title.jpg (23972 bytes) subscribe

Back to This Week's Parsha | Previous Issues


“He (Avraham) planted an ‘eshel’ in Be’er-sheva, and there he proclaimed the Name of Hashem, G-d of the Universe” (Bereishis 21:33).

Rashi brings the difference of opinion (in Sota 10a) between Rav and Shemuel as to what the eshel actually was. One held that it was an orchard from which to supply fruit for the guests at their meal. The other held that it was an inn for lodging in which were all kinds of fruit.

In any event, the eshel was used to accommodate guests with food.

The passage of the Torah concludes that there Avraham proclaimed the Name of Hashem, G-d of the Universe. The Gemara (ibid.) explains that by means of this eshel Hashem became known as “G-d of the Universe.” For after the guests had eaten and drunk they wished to thank their host. But Avraham said to them, “Do you think you ate of mine? You ate of the G-d of the Universe. Thank and praise and bless Him Who spoke and the Universe came into existence.”

I once mentioned to my mentor, Hagaon Reb Ya’akov Kaminetsky zt”l, that our Patriarch Avraham made the eshel as a means to reach out to people and bring them close to Hashem. Reb Ya’akov disagreed vehemently and corrected me by saying, “If that were true, it would be a big question on his hospitality. The true explanation is that Avraham made the eshel solely for hospitable purposes. However, once he had the people there, he took advantage of the opportunity to teach them the foundations of Belief.”

Reb Ya’akov explained to me that when one helps another his intentions are supposed to be purely and entirely for the benefit of the recipient; with no ulterior motives, be they ever so lofty. One might argue that to bring someone close to His Creator should be considered the benefit of the recipient. That is surely true, and it is a very great mitzvah indeed. But it is not included in the mitzvah of hachnasas orchim (hospitality), through which we were commanded to take care of our guest’s bodily needs by giving him to eat and drink and lodging accommodations.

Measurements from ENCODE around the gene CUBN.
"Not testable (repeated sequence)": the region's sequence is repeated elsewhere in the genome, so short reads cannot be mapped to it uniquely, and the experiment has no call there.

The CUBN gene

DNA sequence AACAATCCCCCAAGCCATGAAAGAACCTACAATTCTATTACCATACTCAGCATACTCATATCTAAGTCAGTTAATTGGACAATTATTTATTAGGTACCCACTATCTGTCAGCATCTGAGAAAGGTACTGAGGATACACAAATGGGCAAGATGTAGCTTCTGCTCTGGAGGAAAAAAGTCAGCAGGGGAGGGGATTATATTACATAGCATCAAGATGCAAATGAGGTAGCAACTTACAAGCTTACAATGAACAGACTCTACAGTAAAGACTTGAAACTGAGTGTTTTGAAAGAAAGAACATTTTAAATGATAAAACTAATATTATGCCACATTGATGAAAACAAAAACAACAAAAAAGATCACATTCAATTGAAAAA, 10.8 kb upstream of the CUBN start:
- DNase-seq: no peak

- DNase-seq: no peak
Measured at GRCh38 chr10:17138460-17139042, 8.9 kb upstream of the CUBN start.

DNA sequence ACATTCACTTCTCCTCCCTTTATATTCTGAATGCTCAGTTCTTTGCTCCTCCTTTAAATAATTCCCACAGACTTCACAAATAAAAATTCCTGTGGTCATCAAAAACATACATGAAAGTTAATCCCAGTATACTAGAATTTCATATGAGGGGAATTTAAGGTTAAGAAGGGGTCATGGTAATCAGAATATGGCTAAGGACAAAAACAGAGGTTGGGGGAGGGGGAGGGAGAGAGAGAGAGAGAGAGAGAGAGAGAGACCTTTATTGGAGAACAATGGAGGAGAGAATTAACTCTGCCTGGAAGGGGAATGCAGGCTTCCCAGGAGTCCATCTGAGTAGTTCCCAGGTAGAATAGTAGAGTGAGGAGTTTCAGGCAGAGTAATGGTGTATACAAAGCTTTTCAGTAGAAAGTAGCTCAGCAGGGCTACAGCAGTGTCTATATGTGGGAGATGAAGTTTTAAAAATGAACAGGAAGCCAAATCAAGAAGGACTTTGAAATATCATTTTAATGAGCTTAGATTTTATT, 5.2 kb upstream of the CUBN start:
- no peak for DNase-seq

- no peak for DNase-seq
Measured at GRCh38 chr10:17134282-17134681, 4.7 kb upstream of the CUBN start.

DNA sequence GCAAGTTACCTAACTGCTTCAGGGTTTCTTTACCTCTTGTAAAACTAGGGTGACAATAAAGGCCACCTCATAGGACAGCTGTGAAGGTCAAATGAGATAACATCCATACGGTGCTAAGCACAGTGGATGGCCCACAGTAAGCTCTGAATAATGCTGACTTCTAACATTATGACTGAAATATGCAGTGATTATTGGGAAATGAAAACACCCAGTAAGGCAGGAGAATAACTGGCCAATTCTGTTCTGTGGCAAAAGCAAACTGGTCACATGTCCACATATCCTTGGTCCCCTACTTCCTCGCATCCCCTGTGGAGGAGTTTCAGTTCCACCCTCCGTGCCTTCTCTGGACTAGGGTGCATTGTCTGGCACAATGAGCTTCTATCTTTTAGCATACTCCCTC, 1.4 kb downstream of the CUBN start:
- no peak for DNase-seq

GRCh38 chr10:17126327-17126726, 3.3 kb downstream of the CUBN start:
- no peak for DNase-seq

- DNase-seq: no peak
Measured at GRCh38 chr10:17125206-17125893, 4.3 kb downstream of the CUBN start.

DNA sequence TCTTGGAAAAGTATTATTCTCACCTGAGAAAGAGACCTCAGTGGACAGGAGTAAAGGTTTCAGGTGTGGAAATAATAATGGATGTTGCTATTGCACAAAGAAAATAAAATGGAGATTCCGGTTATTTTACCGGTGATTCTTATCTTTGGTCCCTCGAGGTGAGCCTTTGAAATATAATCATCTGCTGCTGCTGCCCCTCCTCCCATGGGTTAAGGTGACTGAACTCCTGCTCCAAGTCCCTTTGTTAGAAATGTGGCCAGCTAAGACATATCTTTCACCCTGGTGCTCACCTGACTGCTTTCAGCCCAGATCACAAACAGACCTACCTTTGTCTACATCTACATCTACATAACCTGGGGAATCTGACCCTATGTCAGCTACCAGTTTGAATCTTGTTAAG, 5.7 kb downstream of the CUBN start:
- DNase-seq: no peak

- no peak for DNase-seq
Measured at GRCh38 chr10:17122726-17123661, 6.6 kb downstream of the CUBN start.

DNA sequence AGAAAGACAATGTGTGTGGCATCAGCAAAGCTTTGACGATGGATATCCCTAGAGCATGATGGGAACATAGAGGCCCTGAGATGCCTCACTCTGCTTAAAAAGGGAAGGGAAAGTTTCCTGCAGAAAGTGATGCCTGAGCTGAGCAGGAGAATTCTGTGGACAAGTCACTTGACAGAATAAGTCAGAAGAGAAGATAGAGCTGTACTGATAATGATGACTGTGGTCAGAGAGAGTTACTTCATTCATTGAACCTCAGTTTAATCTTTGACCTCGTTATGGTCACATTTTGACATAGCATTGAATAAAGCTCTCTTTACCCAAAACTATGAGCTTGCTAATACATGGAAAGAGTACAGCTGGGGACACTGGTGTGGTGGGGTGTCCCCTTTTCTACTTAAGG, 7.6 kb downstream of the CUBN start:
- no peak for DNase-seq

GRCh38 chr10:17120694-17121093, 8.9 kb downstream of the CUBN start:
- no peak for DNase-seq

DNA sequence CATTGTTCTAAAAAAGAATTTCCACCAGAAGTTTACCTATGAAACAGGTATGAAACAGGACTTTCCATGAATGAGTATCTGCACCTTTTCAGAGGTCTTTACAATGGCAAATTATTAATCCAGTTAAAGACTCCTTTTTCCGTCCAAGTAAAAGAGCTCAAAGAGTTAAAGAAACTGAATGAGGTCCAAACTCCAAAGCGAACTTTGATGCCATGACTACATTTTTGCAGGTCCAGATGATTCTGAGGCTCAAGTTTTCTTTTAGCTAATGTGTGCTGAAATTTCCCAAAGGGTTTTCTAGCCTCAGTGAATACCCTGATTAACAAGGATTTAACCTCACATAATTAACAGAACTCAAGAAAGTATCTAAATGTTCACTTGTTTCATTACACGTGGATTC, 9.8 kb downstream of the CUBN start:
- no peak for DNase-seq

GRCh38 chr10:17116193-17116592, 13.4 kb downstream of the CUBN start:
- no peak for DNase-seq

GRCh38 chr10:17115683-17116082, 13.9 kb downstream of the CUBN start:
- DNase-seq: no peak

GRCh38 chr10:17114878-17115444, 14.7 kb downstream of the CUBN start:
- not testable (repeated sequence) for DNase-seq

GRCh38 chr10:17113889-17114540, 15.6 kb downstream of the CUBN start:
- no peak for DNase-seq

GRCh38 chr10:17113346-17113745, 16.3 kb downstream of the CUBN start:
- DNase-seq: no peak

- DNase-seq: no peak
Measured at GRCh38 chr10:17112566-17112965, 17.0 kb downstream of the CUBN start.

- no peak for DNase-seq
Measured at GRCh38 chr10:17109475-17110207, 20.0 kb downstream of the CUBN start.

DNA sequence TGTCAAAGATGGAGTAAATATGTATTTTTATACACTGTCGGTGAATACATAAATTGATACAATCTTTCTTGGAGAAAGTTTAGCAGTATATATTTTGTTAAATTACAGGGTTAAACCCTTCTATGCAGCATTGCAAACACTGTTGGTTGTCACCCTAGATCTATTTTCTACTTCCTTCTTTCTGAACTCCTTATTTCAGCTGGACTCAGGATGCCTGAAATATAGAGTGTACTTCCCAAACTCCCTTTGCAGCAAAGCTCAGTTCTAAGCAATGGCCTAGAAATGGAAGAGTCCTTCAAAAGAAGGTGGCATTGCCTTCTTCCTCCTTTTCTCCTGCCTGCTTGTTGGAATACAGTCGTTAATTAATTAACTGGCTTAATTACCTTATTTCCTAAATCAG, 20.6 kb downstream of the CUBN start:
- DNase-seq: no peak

One must always be careful not to confuse his priorities. Every mitzvah has its time and place and we must perform them properly as the Torah commanded.

Reb Shalom Shvadron zt”l once told an amazing story.

An observant Jew was a neighbor to a non-observant family in Israel. After his neighbor’s wife miscarried several times, R.l., the observant Jew suggested to him that he visit the holy Chazon Ish in Bnei Brak and ask him for a blessing that he merit children who are alive and healthy. Although he himself was non-observant, the neighbor believed in the power of blessings and agreed to go. The religious fellow offered to set up the appointment for him and went to visit the Saint.

While telling the Chazon Ish the story, the religious fellow commented that the Rabbi could do “big business” with the fellow, since he seems ready to abide by anything the Chazon Ish advises him. In other words, it is a golden opportunity to demand that he observe the entire Torah in order to be blessed with children.

After the neighbor’s visit, the observant fellow rushed to ask his friend what the Chazon Ish had advised. To his amazement, he answered that the Rabbi had told him to check his mezuzos. Upon doing so, they found that there was a hole in one of the letters of the word “livanecha” (“to your sons”), which rendered the mezuzah non kosher. They replaced the mezuzah, and the woman gave birth to a healthy child.

Everyone was thrilled, except the observant neighbor. Disappointed, he went back to the Chazon Ish and asked why the Rabbi had passed up this great chance to “do business” with the fellow and make him fully religious. The Saint responded, “I am not a businessman!” In other words, explained Reb Shalom, the Chazon Ish told his supplicant the truth, without any ulterior motives. He understood that the problem was the mezuzah, and so that is what he advised. He did not confuse this mitzvah with another one; be it as important as it surely is. He dealt honestly and purely with the problem at hand; not allowing other considerations to influence him.

The Chazon Ish emulated our Patriarch Avraham. If we do too, we will be truly happy in this world and in the World-to-Come.

Shema Yisrael Torah Network
Jerusalem, Israel